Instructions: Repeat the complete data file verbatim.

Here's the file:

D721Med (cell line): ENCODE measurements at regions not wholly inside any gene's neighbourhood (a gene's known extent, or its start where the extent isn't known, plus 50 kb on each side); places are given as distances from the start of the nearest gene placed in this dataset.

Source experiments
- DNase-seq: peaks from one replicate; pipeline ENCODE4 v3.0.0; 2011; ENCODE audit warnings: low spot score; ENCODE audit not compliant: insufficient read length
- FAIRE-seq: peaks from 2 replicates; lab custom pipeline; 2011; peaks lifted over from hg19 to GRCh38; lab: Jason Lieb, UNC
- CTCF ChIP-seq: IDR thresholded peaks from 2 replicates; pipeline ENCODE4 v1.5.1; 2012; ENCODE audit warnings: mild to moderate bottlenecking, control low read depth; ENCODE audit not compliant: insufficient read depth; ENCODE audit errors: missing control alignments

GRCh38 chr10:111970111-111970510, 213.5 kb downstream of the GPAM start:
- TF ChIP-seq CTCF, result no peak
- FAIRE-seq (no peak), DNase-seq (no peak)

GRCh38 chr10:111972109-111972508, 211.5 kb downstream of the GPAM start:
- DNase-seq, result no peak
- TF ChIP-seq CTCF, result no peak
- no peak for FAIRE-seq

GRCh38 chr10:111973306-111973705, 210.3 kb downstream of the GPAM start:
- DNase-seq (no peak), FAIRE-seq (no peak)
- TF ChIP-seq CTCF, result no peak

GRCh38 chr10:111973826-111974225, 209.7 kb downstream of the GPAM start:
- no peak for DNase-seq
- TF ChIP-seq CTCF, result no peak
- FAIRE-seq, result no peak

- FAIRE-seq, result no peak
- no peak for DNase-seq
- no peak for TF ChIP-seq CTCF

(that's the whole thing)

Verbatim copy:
D721Med (cell line): ENCODE measurements at regions not wholly inside any gene's neighbourhood (a gene's known extent, or its start where the extent isn't known, plus 50 kb on each side); places are given as distances from the start of the nearest gene placed in this dataset.

Source experiments
- DNase-seq: peaks from one replicate; pipeline ENCODE4 v3.0.0; 2011; ENCODE audit warnings: low spot score; ENCODE audit not compliant: insufficient read length
- FAIRE-seq: peaks from 2 replicates; lab custom pipeline; 2011; peaks lifted over from hg19 to GRCh38; lab: Jason Lieb, UNC
- CTCF ChIP-seq: IDR thresholded peaks from 2 replicates; pipeline ENCODE4 v1.5.1; 2012; ENCODE audit warnings: mild to moderate bottlenecking, control low read depth; ENCODE audit not compliant: insufficient read depth; ENCODE audit errors: missing control alignments

GRCh38 chr10:111970111-111970510, 213.5 kb downstream of the GPAM start:
- TF ChIP-seq CTCF, result no peak
- FAIRE-seq (no peak), DNase-seq (no peak)

GRCh38 chr10:111972109-111972508, 211.5 kb downstream of the GPAM start:
- DNase-seq, result no peak
- TF ChIP-seq CTCF, result no peak
- no peak for FAIRE-seq

GRCh38 chr10:111973306-111973705, 210.3 kb downstream of the GPAM start:
- DNase-seq (no peak), FAIRE-seq (no peak)
- TF ChIP-seq CTCF, result no peak

GRCh38 chr10:111973826-111974225, 209.7 kb downstream of the GPAM start:
- no peak for DNase-seq
- TF ChIP-seq CTCF, result no peak
- FAIRE-seq, result no peak

- FAIRE-seq, result no peak
- no peak for DNase-seq
- no peak for TF ChIP-seq CTCF